Fine thought it was wise to accept the recommendations of the experts and allow staff to proceed as directed by the motion. He added that the project was not clearly explained to voters, but the ballot measure was passed twice anyway. He feels that the project just meets the test of substantial compliance with the intention of the voters. Polls of citizens show that they want a unique, historic, safe building with additional parking built within budget. Citizens are not getting exactly what they asked for, but it would be a greater breach of trust if the council were to refuse to build a building that barely meets the test of substantial compliance with the will of the voters. He stated that he would support the motion with all of this in mind.

Reid felt that the only alternative would be to put the project back to bid. However, she has no reason to believe that the outcome of this process would be any different from the current outcome. For this reason she cannot support placing this out to bid. She supports the motion and hopes the new council and mayor also supports the project.

Hauck stated that movement is already in motion making the intersection at Gresham safer for pedestrians. The fire station project will make crossing the street safer and provide additional parking on the street and at the new station. He feels trust has not been broken with the voters as the council has done the best possible job under the conditions.

Laws noted the three main arguments raised. Ethel Reed, who the park was dedicated for, would support the expansion of the library. Citizen polls regarding the location of the library resulted in a desire to keep the current location. The library is in the best location for access for the greatest number of people. Parking is a problem that needs further exploration. He feels the council can meet the promises to the citizens. He is satisfied that the issues have been dealt with the best way possible.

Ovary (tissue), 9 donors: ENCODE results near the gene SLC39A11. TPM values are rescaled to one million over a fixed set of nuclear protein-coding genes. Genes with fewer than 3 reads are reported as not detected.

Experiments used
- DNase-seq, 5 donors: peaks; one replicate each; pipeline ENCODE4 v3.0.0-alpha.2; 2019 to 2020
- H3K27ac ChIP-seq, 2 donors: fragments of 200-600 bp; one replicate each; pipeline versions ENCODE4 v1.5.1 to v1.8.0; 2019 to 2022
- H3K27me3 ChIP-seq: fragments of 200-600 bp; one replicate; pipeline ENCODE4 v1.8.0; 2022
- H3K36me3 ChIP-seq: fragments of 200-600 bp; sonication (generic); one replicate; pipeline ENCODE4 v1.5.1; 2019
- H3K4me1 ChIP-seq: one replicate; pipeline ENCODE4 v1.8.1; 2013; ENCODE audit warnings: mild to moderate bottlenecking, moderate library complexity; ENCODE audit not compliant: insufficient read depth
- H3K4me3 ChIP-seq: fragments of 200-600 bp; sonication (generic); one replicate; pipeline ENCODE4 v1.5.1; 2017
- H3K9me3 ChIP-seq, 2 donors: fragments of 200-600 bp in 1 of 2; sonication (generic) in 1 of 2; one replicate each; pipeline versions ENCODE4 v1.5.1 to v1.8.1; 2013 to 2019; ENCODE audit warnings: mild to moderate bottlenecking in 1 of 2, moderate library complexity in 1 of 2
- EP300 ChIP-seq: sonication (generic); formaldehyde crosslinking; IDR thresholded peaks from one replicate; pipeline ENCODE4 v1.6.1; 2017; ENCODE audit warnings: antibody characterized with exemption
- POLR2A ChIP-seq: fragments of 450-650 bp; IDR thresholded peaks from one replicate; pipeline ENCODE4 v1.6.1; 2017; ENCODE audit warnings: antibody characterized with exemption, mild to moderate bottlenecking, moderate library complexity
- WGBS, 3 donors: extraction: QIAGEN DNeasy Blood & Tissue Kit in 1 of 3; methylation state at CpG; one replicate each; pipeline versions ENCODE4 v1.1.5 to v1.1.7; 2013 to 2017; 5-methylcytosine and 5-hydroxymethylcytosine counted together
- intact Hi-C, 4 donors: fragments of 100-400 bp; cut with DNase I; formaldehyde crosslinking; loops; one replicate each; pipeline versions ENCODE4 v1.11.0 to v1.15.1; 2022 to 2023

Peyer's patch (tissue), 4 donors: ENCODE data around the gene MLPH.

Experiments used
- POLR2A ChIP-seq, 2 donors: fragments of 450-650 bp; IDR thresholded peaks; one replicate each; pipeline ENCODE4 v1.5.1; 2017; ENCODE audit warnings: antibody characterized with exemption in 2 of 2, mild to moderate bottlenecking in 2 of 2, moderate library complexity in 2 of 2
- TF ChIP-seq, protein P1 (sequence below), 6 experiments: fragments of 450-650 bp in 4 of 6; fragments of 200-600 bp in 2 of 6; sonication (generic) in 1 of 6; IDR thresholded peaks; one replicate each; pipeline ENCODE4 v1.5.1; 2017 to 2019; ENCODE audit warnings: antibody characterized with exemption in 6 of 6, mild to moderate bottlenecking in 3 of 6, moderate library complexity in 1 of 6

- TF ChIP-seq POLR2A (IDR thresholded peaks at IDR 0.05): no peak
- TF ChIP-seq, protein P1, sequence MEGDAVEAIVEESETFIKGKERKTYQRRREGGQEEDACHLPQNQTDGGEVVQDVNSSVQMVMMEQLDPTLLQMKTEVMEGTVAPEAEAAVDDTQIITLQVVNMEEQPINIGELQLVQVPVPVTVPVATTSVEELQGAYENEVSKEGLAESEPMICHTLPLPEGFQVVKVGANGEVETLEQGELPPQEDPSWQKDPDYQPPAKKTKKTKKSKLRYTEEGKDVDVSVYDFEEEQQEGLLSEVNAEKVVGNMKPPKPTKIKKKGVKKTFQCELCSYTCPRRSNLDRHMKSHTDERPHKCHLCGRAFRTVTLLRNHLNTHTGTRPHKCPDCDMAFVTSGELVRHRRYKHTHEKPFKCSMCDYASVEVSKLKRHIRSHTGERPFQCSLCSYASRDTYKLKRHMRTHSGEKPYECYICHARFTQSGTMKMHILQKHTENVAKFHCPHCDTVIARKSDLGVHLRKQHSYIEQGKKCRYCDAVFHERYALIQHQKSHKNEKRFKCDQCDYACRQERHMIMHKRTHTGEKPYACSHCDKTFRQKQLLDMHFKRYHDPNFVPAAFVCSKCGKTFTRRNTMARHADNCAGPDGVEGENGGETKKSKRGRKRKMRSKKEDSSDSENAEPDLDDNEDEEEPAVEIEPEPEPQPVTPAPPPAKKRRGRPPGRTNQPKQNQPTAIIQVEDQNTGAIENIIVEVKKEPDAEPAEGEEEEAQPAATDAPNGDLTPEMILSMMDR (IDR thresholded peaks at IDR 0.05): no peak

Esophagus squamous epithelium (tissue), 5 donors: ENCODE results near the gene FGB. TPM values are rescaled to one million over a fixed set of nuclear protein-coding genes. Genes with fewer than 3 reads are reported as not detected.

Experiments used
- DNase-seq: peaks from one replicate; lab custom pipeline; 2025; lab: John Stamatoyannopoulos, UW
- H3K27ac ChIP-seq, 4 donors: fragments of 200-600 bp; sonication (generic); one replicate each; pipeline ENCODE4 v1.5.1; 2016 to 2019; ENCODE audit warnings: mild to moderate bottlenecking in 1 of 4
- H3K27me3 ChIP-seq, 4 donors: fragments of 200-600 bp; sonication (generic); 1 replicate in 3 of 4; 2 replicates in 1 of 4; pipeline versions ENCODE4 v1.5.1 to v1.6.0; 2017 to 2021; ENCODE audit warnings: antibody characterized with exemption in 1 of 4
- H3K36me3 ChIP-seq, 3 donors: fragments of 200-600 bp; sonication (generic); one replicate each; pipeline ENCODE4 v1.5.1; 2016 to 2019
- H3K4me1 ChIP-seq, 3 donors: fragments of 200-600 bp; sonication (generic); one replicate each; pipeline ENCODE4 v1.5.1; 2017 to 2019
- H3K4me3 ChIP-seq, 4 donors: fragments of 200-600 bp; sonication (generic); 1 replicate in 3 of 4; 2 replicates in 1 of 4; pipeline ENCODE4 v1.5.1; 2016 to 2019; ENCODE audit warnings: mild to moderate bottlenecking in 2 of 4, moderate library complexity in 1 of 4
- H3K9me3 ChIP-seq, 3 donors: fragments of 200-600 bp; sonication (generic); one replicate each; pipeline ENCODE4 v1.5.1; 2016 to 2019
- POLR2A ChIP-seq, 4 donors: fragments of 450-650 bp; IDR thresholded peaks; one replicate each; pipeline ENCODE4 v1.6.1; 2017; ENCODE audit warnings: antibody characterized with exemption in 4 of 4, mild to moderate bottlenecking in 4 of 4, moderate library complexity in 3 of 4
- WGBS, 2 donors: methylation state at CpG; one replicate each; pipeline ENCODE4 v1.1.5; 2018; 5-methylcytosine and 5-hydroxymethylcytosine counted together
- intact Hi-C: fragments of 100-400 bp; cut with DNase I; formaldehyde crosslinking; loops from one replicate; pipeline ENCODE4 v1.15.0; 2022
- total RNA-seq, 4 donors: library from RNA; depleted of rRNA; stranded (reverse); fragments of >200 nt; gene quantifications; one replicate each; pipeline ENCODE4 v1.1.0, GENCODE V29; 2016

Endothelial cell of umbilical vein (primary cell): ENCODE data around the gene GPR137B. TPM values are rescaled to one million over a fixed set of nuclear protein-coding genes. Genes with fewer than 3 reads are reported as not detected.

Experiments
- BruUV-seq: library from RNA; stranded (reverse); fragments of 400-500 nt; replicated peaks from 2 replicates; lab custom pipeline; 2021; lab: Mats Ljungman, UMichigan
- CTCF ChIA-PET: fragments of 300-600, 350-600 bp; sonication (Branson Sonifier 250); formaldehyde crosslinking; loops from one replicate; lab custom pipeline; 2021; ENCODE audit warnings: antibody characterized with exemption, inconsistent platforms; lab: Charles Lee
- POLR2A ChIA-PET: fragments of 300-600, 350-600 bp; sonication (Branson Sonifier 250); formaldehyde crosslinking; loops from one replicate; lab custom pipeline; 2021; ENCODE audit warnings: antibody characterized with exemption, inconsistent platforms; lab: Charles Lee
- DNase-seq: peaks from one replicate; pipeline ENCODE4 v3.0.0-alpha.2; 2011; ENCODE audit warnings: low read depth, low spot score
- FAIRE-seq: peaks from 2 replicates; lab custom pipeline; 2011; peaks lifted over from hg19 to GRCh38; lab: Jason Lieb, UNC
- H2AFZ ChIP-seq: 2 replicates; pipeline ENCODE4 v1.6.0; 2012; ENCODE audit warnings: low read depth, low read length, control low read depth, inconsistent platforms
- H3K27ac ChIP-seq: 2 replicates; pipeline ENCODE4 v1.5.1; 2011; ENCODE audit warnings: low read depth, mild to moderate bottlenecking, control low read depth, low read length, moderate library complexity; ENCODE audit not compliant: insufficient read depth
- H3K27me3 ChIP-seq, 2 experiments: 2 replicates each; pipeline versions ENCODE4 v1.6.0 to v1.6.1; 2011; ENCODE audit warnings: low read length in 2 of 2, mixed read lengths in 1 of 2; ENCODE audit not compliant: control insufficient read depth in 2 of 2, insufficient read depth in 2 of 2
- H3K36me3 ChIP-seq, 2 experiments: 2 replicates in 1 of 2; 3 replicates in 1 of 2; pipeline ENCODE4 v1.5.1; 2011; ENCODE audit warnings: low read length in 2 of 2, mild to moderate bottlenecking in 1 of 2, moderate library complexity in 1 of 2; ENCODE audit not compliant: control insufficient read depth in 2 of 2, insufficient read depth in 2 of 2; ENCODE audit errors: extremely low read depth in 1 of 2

Hanson noted that he was not initially an advocate of the library expansion, but that the council has an obligation to the voters. From the beginning, the project was brought forward with all information provided.

City Administrator Scoles clarified a statement he made at the study session earlier in the day, that the Planning Commission approved the project, but did not approve an exception to the variation.

Shaw noted how other cities do not have the luxury of parking that we have in our community. She explained that the historic preservation and commitment to the vibrancy of the downtown have been the force behind the expansion of the library.

Roll Call Vote: Laws, Reid, Hauck, Hanson, Wheeldon, and Fine - YES. Motion passed.

2. Request by Oregon Action for Adoption of a Living Wage Ordinance.

Scoles explained that Oregon Action had proposed that the council consider adopting a Living Wage Ordinance, which would establish the minimum rate of pay for employees, some contractors, and certain grant recipients of the City. The policy decision needs to be made by the council. If the council is interested, staff should be directed to draft an ordinance.

Suzi Aufderheide, a representative from the Rogue Valley Living Wage Campaign (RVLWC), presented a tool kit designed to help businesses provide a living wage. The kit was developed by the State of Vermont, the only state with a Living Wage ordinance. RVLWC plans to begin workshops for small business, beginning in Ashland in January, and moving to Medford and on throughout the state.

Rich Rohde/124 High/Explained that the process of working with the City has been positive and has allowed connections proving critical to the program. The Living Wage Fact Sheet gives a summary of the experience of other communities. By last April, forty cities had adopted Living Wage ordinances, and now fifty-three have adopted the ordinance along with one state. This is a good opportunity for the City of Ashland to adopt a similar ordinance.

William Mansfield/Oregon Action/Stated that Oregon Action supports the City's participating in this program and does not believe that the ordinance will impact local businesses. The ordinance is complete, but also open for alterations.